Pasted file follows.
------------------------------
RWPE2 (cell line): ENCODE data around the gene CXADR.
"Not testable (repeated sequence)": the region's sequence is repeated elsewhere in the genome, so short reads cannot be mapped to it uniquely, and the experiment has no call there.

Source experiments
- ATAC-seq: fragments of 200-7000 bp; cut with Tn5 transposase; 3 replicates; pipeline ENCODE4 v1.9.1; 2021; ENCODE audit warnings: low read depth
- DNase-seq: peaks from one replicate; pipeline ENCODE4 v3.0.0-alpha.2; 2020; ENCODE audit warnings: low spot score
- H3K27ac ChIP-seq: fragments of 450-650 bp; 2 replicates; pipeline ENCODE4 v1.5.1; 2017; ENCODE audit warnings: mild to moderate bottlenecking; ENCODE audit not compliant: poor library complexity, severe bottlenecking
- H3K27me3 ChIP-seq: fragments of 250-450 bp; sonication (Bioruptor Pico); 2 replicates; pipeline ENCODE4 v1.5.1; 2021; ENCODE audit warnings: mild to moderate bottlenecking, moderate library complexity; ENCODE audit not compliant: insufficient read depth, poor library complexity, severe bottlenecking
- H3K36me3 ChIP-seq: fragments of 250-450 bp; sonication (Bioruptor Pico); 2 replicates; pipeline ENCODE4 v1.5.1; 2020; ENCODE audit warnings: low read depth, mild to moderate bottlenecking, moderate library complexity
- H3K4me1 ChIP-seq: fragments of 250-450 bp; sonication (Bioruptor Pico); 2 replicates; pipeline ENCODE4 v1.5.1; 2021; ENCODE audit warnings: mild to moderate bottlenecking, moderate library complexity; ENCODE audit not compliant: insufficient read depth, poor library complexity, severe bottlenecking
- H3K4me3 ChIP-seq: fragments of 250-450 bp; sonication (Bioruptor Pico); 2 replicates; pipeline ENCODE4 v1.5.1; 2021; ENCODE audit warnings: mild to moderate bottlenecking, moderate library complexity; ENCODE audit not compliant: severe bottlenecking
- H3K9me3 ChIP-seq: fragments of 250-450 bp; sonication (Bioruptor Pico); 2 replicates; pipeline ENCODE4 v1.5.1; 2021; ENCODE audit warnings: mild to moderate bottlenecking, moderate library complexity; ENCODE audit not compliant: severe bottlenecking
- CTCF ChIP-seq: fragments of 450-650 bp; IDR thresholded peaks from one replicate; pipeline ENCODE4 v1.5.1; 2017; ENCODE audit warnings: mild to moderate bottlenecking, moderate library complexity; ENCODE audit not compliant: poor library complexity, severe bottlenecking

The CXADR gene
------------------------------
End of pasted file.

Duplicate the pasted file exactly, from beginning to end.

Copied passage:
RWPE2 (cell line): ENCODE data around the gene CXADR.
"Not testable (repeated sequence)": the region's sequence is repeated elsewhere in the genome, so short reads cannot be mapped to it uniquely, and the experiment has no call there.

Source experiments
- ATAC-seq: fragments of 200-7000 bp; cut with Tn5 transposase; 3 replicates; pipeline ENCODE4 v1.9.1; 2021; ENCODE audit warnings: low read depth
- DNase-seq: peaks from one replicate; pipeline ENCODE4 v3.0.0-alpha.2; 2020; ENCODE audit warnings: low spot score
- H3K27ac ChIP-seq: fragments of 450-650 bp; 2 replicates; pipeline ENCODE4 v1.5.1; 2017; ENCODE audit warnings: mild to moderate bottlenecking; ENCODE audit not compliant: poor library complexity, severe bottlenecking
- H3K27me3 ChIP-seq: fragments of 250-450 bp; sonication (Bioruptor Pico); 2 replicates; pipeline ENCODE4 v1.5.1; 2021; ENCODE audit warnings: mild to moderate bottlenecking, moderate library complexity; ENCODE audit not compliant: insufficient read depth, poor library complexity, severe bottlenecking
- H3K36me3 ChIP-seq: fragments of 250-450 bp; sonication (Bioruptor Pico); 2 replicates; pipeline ENCODE4 v1.5.1; 2020; ENCODE audit warnings: low read depth, mild to moderate bottlenecking, moderate library complexity
- H3K4me1 ChIP-seq: fragments of 250-450 bp; sonication (Bioruptor Pico); 2 replicates; pipeline ENCODE4 v1.5.1; 2021; ENCODE audit warnings: mild to moderate bottlenecking, moderate library complexity; ENCODE audit not compliant: insufficient read depth, poor library complexity, severe bottlenecking
- H3K4me3 ChIP-seq: fragments of 250-450 bp; sonication (Bioruptor Pico); 2 replicates; pipeline ENCODE4 v1.5.1; 2021; ENCODE audit warnings: mild to moderate bottlenecking, moderate library complexity; ENCODE audit not compliant: severe bottlenecking
- H3K9me3 ChIP-seq: fragments of 250-450 bp; sonication (Bioruptor Pico); 2 replicates; pipeline ENCODE4 v1.5.1; 2021; ENCODE audit warnings: mild to moderate bottlenecking, moderate library complexity; ENCODE audit not compliant: severe bottlenecking
- CTCF ChIP-seq: fragments of 450-650 bp; IDR thresholded peaks from one replicate; pipeline ENCODE4 v1.5.1; 2017; ENCODE audit warnings: mild to moderate bottlenecking, moderate library complexity; ENCODE audit not compliant: poor library complexity, severe bottlenecking

The CXADR gene